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I think half the problem is the stem direction. In the first example, it's easier to read due to the differentiation due to SATB (sort of), whereas the second example squashes it all together, with differences in the 'alto' part - notwithstanding differences in timings of certain notes. The '4/4 v 12/8' question still stands, and there's absolutely no need ...


If you wrote it in 4/4 with frequent or constant triplets, you'd be in good company. That is how Beethoven rendered the first movement of his piano sonata number 14 ("Moonlight") and how Ravel notated "Bolero" (think of the snare rhythm). The Beethoven sonata may be a very helpful model because the first bar or two is usually notated with ...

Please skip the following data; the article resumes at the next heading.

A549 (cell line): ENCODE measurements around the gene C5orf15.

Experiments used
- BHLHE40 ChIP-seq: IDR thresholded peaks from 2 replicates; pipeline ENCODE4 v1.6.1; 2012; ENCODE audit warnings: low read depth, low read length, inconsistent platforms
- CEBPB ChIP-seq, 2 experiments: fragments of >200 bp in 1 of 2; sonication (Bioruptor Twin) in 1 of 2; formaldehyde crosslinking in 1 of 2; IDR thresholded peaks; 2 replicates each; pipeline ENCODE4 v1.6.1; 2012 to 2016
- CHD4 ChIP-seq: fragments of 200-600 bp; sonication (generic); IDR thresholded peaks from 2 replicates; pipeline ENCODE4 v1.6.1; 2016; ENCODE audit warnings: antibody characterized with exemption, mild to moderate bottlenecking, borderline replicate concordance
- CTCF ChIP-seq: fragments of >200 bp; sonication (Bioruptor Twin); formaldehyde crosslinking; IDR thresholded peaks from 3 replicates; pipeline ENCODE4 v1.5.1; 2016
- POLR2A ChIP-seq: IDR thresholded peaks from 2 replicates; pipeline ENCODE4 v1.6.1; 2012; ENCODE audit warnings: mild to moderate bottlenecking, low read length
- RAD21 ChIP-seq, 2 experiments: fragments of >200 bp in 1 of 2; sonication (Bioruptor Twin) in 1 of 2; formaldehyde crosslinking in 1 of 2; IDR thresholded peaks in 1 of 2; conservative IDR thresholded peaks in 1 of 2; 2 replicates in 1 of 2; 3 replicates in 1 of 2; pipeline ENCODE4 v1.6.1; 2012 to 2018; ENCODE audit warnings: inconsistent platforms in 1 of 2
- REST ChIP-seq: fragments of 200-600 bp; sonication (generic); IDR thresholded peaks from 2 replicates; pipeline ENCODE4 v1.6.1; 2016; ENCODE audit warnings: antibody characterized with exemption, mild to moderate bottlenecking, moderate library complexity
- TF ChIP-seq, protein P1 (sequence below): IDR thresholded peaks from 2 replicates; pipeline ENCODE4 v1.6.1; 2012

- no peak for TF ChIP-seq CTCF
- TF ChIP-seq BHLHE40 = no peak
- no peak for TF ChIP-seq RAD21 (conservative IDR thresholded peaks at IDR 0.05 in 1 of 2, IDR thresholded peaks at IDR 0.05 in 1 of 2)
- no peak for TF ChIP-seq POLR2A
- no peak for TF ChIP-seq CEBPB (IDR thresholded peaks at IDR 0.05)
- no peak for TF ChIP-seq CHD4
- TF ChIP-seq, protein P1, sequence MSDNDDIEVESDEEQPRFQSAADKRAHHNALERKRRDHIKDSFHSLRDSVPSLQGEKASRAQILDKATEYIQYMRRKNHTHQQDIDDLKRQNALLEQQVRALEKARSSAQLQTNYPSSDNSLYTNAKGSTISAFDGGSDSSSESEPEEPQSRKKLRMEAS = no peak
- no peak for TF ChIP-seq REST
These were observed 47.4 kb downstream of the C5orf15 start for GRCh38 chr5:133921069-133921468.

The 12/8 version is absolutely standard and would give no trouble to a reasonably experienced performer. I agree that the 4/4 version is unnecessarily cluttered. It's not unusual, however, to leave out the triplet markings for groups of three eighths once the rhythm is clearly established. For example, here's an excerpt from the Mikuli edition of Chopin's ...


Something like this should be clear. Responding to your comment: OK, just one or two trem. bars then. Or this. (Whoops, I forgot to erase the time signature.) BTW, have you tried playing it? Not at all comfortable, unless your hands are a lot bigger than mine!


To get the "#3-" under the "7" you will need placeholder (underscore) _ in the connected (second) figure, not the first figure: < 4 >2 < _ 3+ >4 < 7 3+ >


I have seen (and use) them in my music to signify a legato or soft tongued phrase. Although this is only used by some composers/arrangers for big band/jazz orchestrations (a field where dots, dashes, accents and various other ornaments have different applications over the decades.) Gotta luv those crazy jazz guys! NO RULES!!

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